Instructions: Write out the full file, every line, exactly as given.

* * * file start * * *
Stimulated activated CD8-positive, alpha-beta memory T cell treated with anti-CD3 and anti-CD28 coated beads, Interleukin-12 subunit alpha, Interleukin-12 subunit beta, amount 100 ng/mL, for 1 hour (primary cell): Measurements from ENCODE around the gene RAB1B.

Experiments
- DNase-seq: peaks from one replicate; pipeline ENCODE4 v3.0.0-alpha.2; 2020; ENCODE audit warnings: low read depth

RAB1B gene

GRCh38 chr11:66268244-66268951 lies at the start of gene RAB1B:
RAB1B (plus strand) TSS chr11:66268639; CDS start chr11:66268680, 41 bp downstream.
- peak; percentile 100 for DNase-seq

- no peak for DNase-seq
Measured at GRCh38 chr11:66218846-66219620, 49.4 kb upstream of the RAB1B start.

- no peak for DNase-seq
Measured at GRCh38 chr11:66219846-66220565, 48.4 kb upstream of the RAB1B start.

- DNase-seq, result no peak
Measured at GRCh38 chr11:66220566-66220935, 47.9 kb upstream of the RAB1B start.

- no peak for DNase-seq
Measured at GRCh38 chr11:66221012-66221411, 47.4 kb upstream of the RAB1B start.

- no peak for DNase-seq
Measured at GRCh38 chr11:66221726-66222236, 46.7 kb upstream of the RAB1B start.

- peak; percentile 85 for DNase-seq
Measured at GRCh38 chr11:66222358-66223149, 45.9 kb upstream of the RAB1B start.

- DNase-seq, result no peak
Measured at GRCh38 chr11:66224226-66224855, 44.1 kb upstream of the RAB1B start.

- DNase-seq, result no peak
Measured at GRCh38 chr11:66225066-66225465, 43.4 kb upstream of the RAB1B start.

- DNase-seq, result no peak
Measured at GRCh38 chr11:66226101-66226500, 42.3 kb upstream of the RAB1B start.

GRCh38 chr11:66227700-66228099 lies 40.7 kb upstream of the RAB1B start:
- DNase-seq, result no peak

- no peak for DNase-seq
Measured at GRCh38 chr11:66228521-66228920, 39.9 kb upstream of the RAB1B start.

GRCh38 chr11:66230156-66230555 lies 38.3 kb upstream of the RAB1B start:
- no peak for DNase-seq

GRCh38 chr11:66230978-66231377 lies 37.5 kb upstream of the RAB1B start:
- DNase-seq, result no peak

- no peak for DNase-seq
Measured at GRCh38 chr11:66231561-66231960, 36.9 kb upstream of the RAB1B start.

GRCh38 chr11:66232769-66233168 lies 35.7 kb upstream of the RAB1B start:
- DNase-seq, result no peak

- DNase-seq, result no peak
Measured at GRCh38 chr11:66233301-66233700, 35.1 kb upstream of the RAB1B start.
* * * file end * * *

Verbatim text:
Stimulated activated CD8-positive, alpha-beta memory T cell treated with anti-CD3 and anti-CD28 coated beads, Interleukin-12 subunit alpha, Interleukin-12 subunit beta, amount 100 ng/mL, for 1 hour (primary cell): Measurements from ENCODE around the gene RAB1B.

Experiments
- DNase-seq: peaks from one replicate; pipeline ENCODE4 v3.0.0-alpha.2; 2020; ENCODE audit warnings: low read depth

RAB1B gene

GRCh38 chr11:66268244-66268951 lies at the start of gene RAB1B:
RAB1B (plus strand) TSS chr11:66268639; CDS start chr11:66268680, 41 bp downstream.
- peak; percentile 100 for DNase-seq

- no peak for DNase-seq
Measured at GRCh38 chr11:66218846-66219620, 49.4 kb upstream of the RAB1B start.

- no peak for DNase-seq
Measured at GRCh38 chr11:66219846-66220565, 48.4 kb upstream of the RAB1B start.

- DNase-seq, result no peak
Measured at GRCh38 chr11:66220566-66220935, 47.9 kb upstream of the RAB1B start.

- no peak for DNase-seq
Measured at GRCh38 chr11:66221012-66221411, 47.4 kb upstream of the RAB1B start.

- no peak for DNase-seq
Measured at GRCh38 chr11:66221726-66222236, 46.7 kb upstream of the RAB1B start.

- peak; percentile 85 for DNase-seq
Measured at GRCh38 chr11:66222358-66223149, 45.9 kb upstream of the RAB1B start.

- DNase-seq, result no peak
Measured at GRCh38 chr11:66224226-66224855, 44.1 kb upstream of the RAB1B start.

- DNase-seq, result no peak
Measured at GRCh38 chr11:66225066-66225465, 43.4 kb upstream of the RAB1B start.

- DNase-seq, result no peak
Measured at GRCh38 chr11:66226101-66226500, 42.3 kb upstream of the RAB1B start.

GRCh38 chr11:66227700-66228099 lies 40.7 kb upstream of the RAB1B start:
- DNase-seq, result no peak

- no peak for DNase-seq
Measured at GRCh38 chr11:66228521-66228920, 39.9 kb upstream of the RAB1B start.

GRCh38 chr11:66230156-66230555 lies 38.3 kb upstream of the RAB1B start:
- no peak for DNase-seq

GRCh38 chr11:66230978-66231377 lies 37.5 kb upstream of the RAB1B start:
- DNase-seq, result no peak

- no peak for DNase-seq
Measured at GRCh38 chr11:66231561-66231960, 36.9 kb upstream of the RAB1B start.

GRCh38 chr11:66232769-66233168 lies 35.7 kb upstream of the RAB1B start:
- DNase-seq, result no peak

- DNase-seq, result no peak
Measured at GRCh38 chr11:66233301-66233700, 35.1 kb upstream of the RAB1B start.